So your comment “If certain assumptions are met, the assumption of normality may hold, but why bother with that – do it right.” makes no sense. What would be doing it riight? Please provide an example. If the binomial approximations are not met  the alpha risk is increased, but there is no parametric “proportions” test other than using the Z test.
    Reference ” Handbook of Parametric and Nonparametric Statistical Procedures, Sheskin.

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    #116125

    Mikel
    Member

    Wrong

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    #116126

    Mikel
    Member

    Wrong

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    #116127

    Mikel
    Member

    Joseph,
    Go learn something before you give advice

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    #116129

    DaveS
    Participant

    That’s right!
    You’re wrong!

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    #116131

    Fer
    Participant

    Why should a proportion test be a Z-test? You use the binomial distribution to compute the confidence intervals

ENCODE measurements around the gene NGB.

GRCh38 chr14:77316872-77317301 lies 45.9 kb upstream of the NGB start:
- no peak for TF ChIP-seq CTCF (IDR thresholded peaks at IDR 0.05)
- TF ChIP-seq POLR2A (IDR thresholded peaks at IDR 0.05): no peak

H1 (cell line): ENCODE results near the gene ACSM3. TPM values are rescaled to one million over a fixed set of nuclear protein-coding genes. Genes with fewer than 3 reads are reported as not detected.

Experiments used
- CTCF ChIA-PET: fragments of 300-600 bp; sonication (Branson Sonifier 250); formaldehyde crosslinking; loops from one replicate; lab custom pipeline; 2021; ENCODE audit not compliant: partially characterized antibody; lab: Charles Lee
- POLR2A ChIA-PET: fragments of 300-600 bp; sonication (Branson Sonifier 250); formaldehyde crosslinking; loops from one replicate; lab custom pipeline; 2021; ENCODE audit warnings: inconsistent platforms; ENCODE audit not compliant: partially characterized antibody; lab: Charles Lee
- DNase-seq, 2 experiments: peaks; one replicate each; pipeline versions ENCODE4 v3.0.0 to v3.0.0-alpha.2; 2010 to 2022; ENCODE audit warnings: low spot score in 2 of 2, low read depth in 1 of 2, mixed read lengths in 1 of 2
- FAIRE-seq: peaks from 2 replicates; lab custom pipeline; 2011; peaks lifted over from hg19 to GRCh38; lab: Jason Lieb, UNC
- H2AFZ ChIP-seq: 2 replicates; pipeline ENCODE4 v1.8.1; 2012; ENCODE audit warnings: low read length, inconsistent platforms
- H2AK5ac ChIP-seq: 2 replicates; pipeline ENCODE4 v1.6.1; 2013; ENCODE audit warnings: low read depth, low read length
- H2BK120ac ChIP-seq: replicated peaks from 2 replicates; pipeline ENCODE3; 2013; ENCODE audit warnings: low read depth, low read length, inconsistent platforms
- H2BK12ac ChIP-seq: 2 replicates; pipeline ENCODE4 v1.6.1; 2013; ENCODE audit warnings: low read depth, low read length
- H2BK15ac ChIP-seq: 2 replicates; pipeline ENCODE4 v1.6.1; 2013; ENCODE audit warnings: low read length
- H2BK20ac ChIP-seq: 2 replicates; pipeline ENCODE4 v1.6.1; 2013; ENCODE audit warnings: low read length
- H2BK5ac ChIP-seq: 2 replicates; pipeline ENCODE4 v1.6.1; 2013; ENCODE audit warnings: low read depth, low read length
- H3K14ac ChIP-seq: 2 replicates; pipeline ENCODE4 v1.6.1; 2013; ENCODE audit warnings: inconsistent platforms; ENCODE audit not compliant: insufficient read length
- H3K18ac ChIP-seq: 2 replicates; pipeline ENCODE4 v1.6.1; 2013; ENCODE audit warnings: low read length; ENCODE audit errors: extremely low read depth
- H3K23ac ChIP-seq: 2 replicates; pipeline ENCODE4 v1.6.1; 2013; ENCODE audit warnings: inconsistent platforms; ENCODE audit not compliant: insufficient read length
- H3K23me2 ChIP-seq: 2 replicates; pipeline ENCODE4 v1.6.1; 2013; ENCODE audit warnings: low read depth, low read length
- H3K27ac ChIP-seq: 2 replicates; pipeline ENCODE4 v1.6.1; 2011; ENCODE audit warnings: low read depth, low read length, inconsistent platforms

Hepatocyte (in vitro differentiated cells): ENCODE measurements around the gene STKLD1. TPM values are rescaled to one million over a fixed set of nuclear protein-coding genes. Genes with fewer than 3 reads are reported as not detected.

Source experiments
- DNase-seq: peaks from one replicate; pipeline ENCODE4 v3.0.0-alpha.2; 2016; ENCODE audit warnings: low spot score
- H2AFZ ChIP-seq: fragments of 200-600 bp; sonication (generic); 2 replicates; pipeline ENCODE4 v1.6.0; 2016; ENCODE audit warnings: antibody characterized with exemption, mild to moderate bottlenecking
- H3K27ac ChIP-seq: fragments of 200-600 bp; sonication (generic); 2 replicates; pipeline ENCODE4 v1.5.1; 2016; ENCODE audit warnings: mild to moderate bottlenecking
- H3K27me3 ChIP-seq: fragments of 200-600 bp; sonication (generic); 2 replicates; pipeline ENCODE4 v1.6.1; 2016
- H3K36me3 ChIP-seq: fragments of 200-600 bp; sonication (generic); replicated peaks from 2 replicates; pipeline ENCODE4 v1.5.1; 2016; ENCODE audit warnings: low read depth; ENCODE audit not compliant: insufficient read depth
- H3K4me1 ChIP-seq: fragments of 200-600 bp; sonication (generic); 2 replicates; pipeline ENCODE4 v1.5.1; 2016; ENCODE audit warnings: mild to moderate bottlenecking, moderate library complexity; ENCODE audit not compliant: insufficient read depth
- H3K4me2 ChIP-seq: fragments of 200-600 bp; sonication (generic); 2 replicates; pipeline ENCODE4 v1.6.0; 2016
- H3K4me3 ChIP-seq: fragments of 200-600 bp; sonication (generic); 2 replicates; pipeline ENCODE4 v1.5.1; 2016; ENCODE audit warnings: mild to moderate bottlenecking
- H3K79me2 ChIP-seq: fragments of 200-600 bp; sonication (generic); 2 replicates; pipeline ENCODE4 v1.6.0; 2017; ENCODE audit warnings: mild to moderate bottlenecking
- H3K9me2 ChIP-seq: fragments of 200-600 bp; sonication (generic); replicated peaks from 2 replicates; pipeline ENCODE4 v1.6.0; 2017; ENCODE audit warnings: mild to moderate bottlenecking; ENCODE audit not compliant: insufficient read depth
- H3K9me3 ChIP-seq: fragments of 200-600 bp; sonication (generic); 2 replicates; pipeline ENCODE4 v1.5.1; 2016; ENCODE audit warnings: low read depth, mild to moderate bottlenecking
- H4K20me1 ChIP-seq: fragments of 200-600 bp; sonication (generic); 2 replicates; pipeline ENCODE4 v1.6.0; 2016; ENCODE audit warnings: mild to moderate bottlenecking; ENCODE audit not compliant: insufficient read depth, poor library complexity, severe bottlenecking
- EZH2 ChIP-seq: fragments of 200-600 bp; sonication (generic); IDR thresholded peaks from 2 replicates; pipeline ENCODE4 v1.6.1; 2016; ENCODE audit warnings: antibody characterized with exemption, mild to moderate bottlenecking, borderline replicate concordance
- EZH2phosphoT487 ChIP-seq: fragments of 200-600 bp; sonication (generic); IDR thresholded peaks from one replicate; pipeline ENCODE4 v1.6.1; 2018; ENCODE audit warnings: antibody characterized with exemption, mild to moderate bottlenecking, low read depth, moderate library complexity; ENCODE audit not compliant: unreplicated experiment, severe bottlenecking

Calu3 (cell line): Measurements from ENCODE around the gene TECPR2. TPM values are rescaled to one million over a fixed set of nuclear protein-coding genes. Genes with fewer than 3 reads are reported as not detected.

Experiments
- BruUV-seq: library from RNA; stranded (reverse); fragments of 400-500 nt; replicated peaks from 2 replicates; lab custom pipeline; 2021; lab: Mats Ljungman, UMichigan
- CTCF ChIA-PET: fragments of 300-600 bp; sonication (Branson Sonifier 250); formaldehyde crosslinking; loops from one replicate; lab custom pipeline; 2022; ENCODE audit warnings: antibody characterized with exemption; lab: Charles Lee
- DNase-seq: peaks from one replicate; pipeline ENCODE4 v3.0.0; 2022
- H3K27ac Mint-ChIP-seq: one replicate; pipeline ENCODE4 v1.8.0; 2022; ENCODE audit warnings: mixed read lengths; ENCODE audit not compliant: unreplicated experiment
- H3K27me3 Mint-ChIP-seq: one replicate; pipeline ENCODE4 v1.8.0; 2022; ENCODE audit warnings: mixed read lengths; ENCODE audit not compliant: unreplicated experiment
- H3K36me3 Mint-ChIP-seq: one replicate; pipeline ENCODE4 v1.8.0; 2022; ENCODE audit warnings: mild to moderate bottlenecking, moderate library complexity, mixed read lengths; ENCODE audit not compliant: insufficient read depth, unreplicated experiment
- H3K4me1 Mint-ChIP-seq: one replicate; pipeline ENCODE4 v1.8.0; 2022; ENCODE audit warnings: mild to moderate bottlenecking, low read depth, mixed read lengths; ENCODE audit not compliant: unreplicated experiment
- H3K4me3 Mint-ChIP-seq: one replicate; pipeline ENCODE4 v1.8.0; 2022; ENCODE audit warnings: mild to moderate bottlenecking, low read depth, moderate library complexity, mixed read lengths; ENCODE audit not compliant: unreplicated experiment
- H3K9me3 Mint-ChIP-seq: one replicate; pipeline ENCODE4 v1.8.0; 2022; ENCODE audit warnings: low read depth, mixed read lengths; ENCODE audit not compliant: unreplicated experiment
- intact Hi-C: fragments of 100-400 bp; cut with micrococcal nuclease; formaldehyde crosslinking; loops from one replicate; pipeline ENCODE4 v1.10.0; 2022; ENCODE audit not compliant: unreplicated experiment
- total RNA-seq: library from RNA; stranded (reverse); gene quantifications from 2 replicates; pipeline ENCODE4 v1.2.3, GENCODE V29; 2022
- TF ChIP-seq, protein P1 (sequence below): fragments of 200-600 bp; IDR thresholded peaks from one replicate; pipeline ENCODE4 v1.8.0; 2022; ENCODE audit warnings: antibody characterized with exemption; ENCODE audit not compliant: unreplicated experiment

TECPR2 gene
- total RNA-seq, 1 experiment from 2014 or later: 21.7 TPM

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    #116132

    Mikel
    Member

    Daves,
    Before you get too far down this trail, go to the help menu in Minitab on the test of two proportions under stat – basic stat. Read.
    Let’s assume you are right. I have one proportion – I have one defect in a sample of 30. I have another proportion I have 5 defects in a sample of 100. Is there a statistical difference and how exactly do you perform a z test on this?
    Humble (or not so humble) apologies will be accepted.

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    #116134

    DaveS
    Participant

    Staney boy-
    Please read from MINITAB help, Formulas and methods. I’m not apologizing for squat. It is simply an application of the Z test. It uses the binomial mean and sd, but the test statistic is Z.
     
     
     
     
     
    Hypotheses

     
     
     
     
    The null hypothesis for a 2 proportion test is: H0: p1 – p2 = d0
    where:
    ·    p1 = the proportion for the first population
    ·    p2 = the proportion for the second population
    ·    d0 = the hypothesized difference between the population proportions
    You can choose any one of three alternative hypotheses:

    H1: p1 – p2 > d0

    One-tailed test

    H1: p1 – p2 < d0

    One-tailed test

    H1: p1 – p2    ddd0